VOL. 115 | NO. 137 | Thursday, July 19, 2001
CCDC rejects Poly Esters application
CCDC rejects nightclub loan application
By SUE PEASE
The Daily News
After an apparent mix-up over the Center City Development Corp.s policy, the CCDCs board of directors Wednesday rejected a development application from 200 Linden Avenue Properties GP, a business whose tenant is Polly Esthers nightclub.
The board unanimously rejected a development loan application from D. Curtis Wegener and Kevin Kelly, who own 50 percent of the business and are the managing partners.
Board member John Elkington recused himself from the vote stating he was involved with the sale of the building.
The point of confusion stemmed from the timing of applying for a loan.
Wegener and Kelly approached the Center City Commissions staff last fall to discuss loan procedures and believed they could apply for the loan after construction began.
"The policies of the board of the Center City Development Corp. were not clearly and succinctly articulated to 200 Linden Avenue Properties by Mr. (Jeff) Sanford of the Center City Commission," Wegener said after the meeting.
"It was a misunderstanding," Kelly said.
"To take advantage of the misunderstanding at this point in time is disappointing."
Sanford, CCC president, believes the policy was clear.
"We visited in person with Mr. Wegener late last year, and encouraged him to submit an application because we liked the idea of putting a vacant building back into productive use," said Sanford about the initial meeting.
"From that time until recently, we did not hear from him and assumed he found other ways to finance his project."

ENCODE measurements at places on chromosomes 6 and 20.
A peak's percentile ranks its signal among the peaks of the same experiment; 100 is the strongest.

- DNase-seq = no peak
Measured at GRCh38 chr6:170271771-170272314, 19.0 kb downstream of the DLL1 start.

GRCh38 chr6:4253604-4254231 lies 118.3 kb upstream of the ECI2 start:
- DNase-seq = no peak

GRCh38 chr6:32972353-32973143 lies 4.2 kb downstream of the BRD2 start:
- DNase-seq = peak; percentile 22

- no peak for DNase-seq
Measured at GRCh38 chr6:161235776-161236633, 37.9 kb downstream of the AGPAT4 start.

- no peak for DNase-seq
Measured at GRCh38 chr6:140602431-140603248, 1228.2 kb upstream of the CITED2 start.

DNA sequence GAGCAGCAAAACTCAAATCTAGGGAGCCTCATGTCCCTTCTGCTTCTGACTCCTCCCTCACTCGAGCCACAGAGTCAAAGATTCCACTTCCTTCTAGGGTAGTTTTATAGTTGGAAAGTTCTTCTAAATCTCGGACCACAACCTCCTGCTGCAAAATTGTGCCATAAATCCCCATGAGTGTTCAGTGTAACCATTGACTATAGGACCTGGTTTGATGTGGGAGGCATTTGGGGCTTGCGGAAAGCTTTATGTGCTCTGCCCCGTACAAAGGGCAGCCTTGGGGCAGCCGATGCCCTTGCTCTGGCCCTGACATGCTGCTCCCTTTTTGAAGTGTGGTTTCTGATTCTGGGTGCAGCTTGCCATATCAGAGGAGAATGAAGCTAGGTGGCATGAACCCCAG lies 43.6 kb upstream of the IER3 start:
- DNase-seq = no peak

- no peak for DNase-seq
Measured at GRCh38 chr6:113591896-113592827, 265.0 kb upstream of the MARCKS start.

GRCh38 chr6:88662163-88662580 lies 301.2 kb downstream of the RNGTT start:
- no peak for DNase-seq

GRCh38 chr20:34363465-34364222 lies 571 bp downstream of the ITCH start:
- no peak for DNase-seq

The date on the development loan application was June 1. Polly Esthers opened for business May 11.
Sanford told the board the case at this time is not a question of the applicant qualifying for a development loan. The project graded favorably by staff and would be qualified for a $68,000 loan, if applied for before the start of construction.
Policy states all loan applications must be reviewed and approved by both the CCDC and Design Review Board before construction starts.
At this point the board needed to consider changing its policy if it wanted to approve the development loan application, Sanford said.
"You have the authority to make exception to policy at any time," he told board members.
Board member Ed Cicala said he thought changing the policy and approving a development loan for a project already completed "set a new dimension" to the boards purpose.
"I think it would open a new can of worms," Cicala said.
"I dont think we ought to make an exception."
There are currently no cases where an applicant was approved a development loan after the project began, CCC officials said.
The applicants were requesting a $100,000 loan for the redevelopment and renovation of the 10,547-square-foot building at the northeast corner of Linden and Third, just south of Beale Street.
The building was originally a Memphis fire station. In 1985, it was converted into a music-recording studio owned by Chips Moman. Before the nightclub project, it had been vacant for eight years.
Polly Esthers and 200 Linden Avenue Properties have invested more that $2.8 million in the project.
200 Linden also has an application pending with the National Register of Historic Landmarks for the building.
According to the application, the owners secured a loan through InSouth Bank for $1.13 million and the owner and tenant together have contributed $1.7 million to the project.
The property sits on land owned by the city. The nightclub owners entered into an assignment of lease on Dec. 5 with option to purchase. Since then, the option to purchase was closed, according to documents the owners submitted to the CCDC.